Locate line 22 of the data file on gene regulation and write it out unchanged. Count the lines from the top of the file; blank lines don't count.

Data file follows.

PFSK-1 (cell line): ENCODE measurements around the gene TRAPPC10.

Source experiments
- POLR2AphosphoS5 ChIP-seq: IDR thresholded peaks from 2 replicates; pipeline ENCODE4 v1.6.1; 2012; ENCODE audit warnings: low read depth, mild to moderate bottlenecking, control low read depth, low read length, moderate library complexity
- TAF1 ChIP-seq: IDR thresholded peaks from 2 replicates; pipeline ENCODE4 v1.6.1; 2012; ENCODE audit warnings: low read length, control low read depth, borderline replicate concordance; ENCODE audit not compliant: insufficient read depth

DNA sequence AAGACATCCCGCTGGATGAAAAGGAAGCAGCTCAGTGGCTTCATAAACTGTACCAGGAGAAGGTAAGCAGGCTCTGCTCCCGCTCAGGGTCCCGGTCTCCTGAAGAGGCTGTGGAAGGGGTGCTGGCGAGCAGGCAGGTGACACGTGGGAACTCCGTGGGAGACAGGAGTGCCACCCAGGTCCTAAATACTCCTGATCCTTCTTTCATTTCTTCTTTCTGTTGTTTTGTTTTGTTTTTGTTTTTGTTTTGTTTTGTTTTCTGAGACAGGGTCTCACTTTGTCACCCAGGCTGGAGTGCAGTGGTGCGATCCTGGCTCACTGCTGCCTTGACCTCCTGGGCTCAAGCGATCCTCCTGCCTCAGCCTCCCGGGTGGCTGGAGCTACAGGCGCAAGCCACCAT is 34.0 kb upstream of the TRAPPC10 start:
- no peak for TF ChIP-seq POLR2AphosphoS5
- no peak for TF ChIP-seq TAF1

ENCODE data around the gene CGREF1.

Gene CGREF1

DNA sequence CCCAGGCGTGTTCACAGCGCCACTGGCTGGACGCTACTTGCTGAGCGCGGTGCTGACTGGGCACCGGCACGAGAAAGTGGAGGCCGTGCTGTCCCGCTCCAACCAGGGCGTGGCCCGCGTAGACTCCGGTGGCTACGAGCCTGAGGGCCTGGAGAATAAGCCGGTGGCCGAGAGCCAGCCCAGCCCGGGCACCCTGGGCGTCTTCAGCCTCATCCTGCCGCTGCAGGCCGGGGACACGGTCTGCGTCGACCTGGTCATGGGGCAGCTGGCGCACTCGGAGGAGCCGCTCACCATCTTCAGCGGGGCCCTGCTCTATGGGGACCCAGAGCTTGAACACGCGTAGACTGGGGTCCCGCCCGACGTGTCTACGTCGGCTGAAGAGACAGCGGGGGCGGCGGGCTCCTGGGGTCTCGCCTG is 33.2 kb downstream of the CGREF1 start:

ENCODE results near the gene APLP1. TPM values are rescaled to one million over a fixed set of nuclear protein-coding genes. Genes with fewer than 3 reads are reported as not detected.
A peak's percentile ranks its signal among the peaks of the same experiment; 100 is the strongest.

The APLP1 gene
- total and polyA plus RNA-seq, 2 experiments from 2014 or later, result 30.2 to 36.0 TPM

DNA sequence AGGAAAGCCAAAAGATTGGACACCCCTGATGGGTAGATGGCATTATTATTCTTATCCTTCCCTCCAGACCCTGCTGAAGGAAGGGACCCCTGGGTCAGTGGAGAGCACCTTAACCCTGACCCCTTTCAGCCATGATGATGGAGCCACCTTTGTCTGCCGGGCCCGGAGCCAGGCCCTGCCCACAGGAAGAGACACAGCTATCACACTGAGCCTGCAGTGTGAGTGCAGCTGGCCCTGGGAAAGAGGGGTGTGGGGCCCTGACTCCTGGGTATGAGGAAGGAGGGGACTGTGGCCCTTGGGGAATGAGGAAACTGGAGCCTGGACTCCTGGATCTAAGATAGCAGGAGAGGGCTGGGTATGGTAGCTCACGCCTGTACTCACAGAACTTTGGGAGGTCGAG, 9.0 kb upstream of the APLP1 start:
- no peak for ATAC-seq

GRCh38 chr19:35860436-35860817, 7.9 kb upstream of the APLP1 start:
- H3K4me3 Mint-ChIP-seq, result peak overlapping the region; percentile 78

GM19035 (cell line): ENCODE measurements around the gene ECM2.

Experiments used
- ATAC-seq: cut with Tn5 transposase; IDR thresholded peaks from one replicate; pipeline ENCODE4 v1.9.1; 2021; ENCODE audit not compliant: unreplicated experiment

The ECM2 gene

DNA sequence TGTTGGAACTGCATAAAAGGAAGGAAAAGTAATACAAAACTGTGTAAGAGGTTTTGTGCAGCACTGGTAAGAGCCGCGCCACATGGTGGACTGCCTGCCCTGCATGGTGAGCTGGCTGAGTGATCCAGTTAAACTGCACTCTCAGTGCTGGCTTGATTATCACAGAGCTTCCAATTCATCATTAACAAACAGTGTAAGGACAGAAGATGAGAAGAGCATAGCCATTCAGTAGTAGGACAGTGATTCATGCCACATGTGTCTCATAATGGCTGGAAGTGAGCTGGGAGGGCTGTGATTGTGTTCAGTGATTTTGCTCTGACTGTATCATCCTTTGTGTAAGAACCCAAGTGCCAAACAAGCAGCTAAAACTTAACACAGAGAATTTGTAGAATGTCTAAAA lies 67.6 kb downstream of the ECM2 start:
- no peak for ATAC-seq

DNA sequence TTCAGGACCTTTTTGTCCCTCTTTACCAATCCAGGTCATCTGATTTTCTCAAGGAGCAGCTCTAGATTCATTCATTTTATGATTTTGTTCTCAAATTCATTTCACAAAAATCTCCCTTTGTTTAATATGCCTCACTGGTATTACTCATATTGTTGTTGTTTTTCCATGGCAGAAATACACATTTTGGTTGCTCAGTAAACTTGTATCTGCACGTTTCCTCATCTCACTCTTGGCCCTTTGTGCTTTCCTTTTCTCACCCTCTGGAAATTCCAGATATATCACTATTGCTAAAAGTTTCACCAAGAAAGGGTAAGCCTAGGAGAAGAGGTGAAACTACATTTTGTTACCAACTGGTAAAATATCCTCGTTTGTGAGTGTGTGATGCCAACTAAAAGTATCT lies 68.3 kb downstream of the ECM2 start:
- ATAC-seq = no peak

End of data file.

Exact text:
The ECM2 gene